Most companies that have established a brand usually have some sort of brand standards. These standards are essentially the rules of the brand and should be referred to when anything is to be designed for your company. Everything from the color scheme, typefaces, logo usage, copywriting style, and layout configurations can be incorporated into your company’s brand standards.
There are a few pieces related to a company’s brand that should not be changed, or trends implemented upon, including:
- Company logo. In a perfect world, your company’s logo is absolute perfection, and it should never be changed. There are some exceptions: Your company is in dire need of a complete rebrand or the logo is outdated, looks trendy and needs a refresh. As previously mentioned, if not carefully organized and implemented, this can create a lot of confusion with your audiences.
- Brand identity collateral. Along with a logo, a brand package typically contains a business card, letterhead, envelope, etc. Some companies may require more collateral, i.e. a website, brochure… you get the idea. These materials should always be a direct reflection of the company’s brand and remain consistent, adding brand recognition and helping to build brand equity.
Utilizing Design Trends
Let’s say you want to launch a new marketing campaign, advertise for an event, or you need a new promo graphic for your company’s website. These types of short-life materials are where you want to utilize design trends. There is a fine balance between going too far with a trend and keeping your company’s image fresh.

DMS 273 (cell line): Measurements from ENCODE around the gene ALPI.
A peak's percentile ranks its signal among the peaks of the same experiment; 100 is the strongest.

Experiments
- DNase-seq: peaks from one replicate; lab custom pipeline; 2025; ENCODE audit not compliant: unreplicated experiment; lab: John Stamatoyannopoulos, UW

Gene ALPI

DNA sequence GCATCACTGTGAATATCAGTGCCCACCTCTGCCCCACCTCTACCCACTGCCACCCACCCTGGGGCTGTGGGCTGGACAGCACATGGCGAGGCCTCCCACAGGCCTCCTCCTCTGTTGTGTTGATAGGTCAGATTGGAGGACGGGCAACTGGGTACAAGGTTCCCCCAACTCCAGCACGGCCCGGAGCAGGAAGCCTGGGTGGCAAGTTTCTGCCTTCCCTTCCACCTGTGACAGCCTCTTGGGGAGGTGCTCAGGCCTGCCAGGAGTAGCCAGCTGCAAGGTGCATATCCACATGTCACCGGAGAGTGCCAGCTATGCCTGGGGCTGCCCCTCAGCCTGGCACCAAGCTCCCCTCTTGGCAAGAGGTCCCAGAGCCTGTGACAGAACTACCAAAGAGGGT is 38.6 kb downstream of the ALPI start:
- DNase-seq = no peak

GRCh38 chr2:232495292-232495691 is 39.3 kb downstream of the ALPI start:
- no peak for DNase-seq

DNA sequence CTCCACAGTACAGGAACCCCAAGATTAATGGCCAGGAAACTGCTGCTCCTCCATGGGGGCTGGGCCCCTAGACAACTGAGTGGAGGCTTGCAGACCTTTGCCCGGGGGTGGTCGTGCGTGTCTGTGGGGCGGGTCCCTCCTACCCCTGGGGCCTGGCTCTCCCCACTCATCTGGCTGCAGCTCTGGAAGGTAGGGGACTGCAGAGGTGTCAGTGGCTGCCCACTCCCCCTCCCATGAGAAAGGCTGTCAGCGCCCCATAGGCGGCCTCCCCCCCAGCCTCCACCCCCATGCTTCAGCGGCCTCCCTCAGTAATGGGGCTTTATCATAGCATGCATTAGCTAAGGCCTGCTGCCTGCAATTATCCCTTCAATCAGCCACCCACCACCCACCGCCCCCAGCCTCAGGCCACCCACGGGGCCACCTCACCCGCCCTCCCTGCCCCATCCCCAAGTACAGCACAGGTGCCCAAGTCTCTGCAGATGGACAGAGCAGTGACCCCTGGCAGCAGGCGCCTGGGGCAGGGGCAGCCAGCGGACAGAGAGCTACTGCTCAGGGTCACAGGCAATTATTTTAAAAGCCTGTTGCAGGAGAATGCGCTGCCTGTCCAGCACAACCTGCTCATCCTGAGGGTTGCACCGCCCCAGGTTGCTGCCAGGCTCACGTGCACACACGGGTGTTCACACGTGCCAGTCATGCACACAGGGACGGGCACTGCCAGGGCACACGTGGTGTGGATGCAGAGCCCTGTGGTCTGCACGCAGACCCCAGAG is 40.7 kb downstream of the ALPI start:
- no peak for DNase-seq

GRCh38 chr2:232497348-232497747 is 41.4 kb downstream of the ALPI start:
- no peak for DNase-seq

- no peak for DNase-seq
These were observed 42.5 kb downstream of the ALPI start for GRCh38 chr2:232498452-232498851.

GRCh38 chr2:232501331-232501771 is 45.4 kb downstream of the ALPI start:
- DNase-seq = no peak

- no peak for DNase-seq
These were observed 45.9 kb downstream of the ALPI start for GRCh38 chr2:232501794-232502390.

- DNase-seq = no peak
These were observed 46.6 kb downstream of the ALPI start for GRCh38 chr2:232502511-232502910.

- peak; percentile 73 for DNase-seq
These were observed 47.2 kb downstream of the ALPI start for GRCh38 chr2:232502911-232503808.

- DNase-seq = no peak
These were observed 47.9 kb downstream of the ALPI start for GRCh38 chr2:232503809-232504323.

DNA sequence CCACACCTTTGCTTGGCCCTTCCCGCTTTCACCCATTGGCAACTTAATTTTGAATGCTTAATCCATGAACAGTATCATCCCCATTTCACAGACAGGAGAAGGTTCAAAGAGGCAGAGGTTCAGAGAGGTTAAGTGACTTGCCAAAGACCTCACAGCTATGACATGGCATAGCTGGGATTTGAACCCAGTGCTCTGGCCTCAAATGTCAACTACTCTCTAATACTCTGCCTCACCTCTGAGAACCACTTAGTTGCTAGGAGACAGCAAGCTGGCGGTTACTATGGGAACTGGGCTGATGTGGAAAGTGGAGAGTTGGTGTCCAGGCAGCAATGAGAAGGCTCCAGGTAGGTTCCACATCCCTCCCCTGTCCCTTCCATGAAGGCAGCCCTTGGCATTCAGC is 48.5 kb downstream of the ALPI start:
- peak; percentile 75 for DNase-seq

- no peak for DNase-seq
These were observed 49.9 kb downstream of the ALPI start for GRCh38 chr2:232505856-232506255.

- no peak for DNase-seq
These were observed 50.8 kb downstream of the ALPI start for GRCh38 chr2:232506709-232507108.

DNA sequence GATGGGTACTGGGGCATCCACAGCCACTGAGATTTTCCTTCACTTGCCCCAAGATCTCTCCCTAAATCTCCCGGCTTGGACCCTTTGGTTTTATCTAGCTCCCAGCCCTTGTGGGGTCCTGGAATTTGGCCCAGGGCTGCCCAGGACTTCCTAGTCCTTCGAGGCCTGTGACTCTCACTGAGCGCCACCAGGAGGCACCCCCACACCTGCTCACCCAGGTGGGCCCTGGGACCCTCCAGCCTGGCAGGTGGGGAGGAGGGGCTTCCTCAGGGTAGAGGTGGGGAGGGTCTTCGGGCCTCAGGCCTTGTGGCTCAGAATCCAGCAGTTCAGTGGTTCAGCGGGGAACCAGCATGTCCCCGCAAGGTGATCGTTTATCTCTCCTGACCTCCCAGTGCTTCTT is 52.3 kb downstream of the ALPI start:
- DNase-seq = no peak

For example, you don’t want to spend months and months on a new trendy website only to find out the next trend is already being rolled out, making your new website look stale from the launch. Stay ahead of the times and consult with your design agency on what the best option would be for your company. They can help you determine which trends have been around and also help identify up and coming trends in the design world.
In any case, the piece still has to look like it came from your company. How do you find that balance? Take an inventory of the elements that comprise different trends and see if it makes sense for your brand while examining how well your brand’s elements play with it.
You may be asking yourself, “Should I use design trends, or is it too much of a risk?” The short answer is: Yes, you should use them. If your company’s marketing materials are stale, old, or just need a bit of an update, trends are a great way to add some extra impact to your company’s advertising/marketing materials. You can even apply them to your company’s website, but you want to make sure it isn’t a trend that has been around too long and will fizzle out over the next few years.
Many of the same trends are being used for an array of companies, but the way your design team combines your existing brand with a trend is what makes the perception of your company unique. Do not be afraid to implement design trends, just be careful where exactly you apply them. Make sure they fit your brand and will resonate with your audience.
Always remember, you are trying to enhance your brand and keep your company fresh, not confuse your audiences.